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Nanomaterials

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Group-IV semiconductor materials for nanoelectronics and cryogenic electronics

Group-IV semiconductors, namely Si, Ge, Sn and their compounds, are the most important materials in micro- and nanoelectronics but they will also play a key role in future quantum devices. This symposium aims to share the latest research in the field of group-IV nanoelectronic materials and devices.

Scope:

Silicon (Si) is one of the most dominant semiconductor materials with versatile applications ranging from electronics over photovoltaics to sensors and actuators. Due to its intrinsically higher electron and hole mobility germanium (Ge) or silicon-germanium (SiGe) are rapidly gaining interest in micro- and nanoelectronics. The same holds true for tin (Sn) and its alloys with the other group-IV semiconductors (e.g., GeSn).

In nowadays nanoelectronics research with device dimensions approaching the single-digit-nanometer scale nanowires are often the building blocks of transistors. However, many processing methods and device concepts have to be adopted since nanostructures are generically subject to nano-size and quantum effects. These effects involve for instance quantum confinement, dielectric confinement, detrimental surface states, statistical issues of doping ultrasmall volumes, etc. This bears the risk to deteriorate the performance and reliability or even cause complete failure of the transistors. On the other hand, if fully understood, nano-size and quantum effects may open up new vistas for increased performance, reduced power consumption or even routes towards quantum computing.

Generally, nanostructures have a high surface-to-volume ratio and their properties are often dominated by the surface. Therefore, an increased understanding of the physical and chemical properties of group-IV semiconductor nanostructure interfaces to metals and dielectrics is mandatory to control and optimize gate control, threshold voltage, ohmic contacts, carrier transport, etc.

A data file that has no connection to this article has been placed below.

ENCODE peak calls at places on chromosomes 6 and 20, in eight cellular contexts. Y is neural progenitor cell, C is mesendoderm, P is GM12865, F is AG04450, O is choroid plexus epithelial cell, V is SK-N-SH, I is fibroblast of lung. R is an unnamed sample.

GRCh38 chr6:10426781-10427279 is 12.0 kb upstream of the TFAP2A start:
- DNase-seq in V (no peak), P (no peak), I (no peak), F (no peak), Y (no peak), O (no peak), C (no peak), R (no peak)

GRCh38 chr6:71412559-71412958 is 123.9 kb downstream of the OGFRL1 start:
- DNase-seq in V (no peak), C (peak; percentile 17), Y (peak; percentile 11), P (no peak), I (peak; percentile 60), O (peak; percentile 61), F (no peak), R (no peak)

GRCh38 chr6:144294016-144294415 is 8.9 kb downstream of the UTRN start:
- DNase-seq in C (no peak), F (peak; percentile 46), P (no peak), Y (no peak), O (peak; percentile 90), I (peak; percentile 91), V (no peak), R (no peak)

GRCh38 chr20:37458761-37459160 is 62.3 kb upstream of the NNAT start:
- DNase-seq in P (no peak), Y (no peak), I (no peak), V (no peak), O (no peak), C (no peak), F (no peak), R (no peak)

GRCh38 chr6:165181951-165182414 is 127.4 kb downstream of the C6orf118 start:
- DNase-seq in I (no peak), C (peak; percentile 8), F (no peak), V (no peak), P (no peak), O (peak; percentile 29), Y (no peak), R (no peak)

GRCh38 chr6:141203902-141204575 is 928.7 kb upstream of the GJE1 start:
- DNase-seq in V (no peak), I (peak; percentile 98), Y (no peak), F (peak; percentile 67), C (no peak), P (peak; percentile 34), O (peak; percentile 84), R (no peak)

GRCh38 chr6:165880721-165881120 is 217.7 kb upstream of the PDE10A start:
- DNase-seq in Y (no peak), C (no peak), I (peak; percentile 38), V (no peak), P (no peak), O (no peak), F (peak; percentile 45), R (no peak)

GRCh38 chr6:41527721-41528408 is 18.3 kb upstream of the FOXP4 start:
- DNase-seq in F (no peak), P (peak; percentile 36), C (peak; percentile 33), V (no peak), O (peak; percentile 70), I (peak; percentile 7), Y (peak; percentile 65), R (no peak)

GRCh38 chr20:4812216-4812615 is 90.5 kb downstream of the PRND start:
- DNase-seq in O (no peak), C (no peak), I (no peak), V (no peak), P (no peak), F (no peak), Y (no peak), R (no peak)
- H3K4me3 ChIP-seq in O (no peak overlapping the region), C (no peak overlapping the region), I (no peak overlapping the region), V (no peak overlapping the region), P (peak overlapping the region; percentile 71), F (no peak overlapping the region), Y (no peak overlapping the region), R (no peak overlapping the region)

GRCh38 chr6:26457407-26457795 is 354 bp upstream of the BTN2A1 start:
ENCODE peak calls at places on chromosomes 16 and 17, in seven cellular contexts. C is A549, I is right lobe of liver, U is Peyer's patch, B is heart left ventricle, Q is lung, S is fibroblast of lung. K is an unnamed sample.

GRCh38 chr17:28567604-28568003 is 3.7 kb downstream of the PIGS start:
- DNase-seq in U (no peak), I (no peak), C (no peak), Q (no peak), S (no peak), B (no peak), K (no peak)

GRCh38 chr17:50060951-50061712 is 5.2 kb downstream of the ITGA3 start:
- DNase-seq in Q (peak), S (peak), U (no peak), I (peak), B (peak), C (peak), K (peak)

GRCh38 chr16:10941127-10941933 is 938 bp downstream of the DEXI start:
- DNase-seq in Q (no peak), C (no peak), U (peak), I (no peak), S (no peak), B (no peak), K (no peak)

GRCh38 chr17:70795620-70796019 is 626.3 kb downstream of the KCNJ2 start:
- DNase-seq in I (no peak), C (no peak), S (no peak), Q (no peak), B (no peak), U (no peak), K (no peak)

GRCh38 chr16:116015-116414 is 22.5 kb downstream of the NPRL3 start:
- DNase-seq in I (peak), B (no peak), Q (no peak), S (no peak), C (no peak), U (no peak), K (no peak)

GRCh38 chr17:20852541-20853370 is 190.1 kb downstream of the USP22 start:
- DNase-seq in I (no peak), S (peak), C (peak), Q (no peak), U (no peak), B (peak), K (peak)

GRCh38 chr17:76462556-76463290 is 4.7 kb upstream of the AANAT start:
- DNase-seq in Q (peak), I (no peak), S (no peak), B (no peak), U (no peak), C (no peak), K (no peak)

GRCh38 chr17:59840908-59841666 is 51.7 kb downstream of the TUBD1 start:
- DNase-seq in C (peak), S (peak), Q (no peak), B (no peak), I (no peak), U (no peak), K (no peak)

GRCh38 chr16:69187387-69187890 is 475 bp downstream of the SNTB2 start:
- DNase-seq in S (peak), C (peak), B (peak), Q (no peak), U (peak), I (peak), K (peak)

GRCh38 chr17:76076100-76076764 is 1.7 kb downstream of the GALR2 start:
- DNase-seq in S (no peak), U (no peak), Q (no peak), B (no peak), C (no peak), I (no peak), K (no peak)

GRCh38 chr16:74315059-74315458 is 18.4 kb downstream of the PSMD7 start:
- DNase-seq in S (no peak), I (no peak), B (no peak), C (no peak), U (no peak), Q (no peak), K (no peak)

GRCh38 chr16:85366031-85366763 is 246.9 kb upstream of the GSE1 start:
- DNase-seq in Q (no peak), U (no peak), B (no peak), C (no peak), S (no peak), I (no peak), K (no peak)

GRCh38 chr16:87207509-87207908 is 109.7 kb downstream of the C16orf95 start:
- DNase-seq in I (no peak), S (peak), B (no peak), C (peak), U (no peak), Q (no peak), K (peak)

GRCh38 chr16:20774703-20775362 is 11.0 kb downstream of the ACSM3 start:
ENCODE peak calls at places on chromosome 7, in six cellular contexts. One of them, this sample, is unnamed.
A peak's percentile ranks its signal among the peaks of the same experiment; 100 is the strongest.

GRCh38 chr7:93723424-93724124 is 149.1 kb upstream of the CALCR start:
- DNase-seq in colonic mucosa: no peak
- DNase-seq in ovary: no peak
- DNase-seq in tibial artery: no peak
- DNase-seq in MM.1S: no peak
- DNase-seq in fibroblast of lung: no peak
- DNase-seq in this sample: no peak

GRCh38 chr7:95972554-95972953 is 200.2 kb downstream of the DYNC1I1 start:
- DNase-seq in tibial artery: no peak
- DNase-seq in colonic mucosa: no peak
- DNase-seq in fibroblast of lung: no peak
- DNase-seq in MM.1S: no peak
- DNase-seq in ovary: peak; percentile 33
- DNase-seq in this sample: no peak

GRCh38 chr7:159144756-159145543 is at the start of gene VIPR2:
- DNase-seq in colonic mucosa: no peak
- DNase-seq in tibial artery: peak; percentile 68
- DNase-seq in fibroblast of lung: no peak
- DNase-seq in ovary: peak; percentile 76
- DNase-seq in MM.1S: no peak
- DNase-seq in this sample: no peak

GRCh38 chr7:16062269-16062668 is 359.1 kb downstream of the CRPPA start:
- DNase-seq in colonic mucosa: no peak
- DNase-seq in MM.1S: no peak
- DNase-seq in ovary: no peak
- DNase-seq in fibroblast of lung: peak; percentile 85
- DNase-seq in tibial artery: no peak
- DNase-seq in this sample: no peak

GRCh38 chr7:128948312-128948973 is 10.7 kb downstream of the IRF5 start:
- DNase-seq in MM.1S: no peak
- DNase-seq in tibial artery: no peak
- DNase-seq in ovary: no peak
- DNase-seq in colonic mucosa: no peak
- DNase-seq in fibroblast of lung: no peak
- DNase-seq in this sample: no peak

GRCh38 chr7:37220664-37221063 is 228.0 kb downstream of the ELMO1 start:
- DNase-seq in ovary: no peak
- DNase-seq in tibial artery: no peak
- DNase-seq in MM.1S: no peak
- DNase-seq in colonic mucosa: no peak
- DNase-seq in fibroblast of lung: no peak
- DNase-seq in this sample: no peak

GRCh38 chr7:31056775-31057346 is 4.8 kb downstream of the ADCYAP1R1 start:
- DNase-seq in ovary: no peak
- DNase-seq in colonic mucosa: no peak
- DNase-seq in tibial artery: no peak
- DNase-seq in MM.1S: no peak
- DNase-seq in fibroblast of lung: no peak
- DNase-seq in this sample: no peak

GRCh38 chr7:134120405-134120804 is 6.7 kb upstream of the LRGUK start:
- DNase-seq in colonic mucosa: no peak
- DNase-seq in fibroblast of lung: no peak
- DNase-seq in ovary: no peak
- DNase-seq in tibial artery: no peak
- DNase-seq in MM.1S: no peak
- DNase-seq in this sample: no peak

Finally, simulations and modelling are crucial for nanoelectronics, starting from ab-initio methods to model physical/quantum-chemical properties of group-IV nanostructures to device simulations modelling transport and performance.

Hot topics to be covered by the symposium:

  • Group-IV semiconductors (Si, Ge, Sn) and their mixtures/alloys for nanoelectronics
  • Fabrication, functionalization, doping, defect engineering of group-IV semiconductor nanostructures
  • Advanced contacts and dielectrics for group-IV nanoelectronics
  • Emerging device concepts (gate-all-around GAA-FETs, junctionless JL-FETs, steep-subthreshold slope FETs, functionality enhanced FETs, etc.)
  • Characterization and metrology of group-IV nanostructures and nanoelectronic devices
  • Simulations and modelling of fundamental properties and devices
  • Integration of 2D-materials with group-IV semiconductor nanostructures
  • Group-IV semiconductor devices towards quantum computing (solid state spin qubits)
  • Cryogenic electronics
  • Sensing applications

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Symposium organizers
Daniel HILLERTU Freiberg

Institute of Applied Physics (IAP), Leipziger Str. 23 - 09599 Freiberg, Germany

daniel.hiller@physik.tu-freiberg.de
Ray DUFFYTyndall National Institute / University College Cork

Lee Maltings, Dyke Parade - Cork T12 SRCP, Ireland

+353 21 234 6644
ray.duffy@tyndall.ie
Vihar GEORGIEVUniversity of Glasgow

School of Engineering, Rankine Building (307B), Glasgow G12 8LT, UK

Vihar.Georgiev@glasgow.ac.uk
Walter WEBERTU Wien

Institute of Solid State Electronics, Professorship of Nanoelectronics, Gußhausstraße 25-25a, A-1040 Wien, Austria

walter.weber@tuwien.ac.at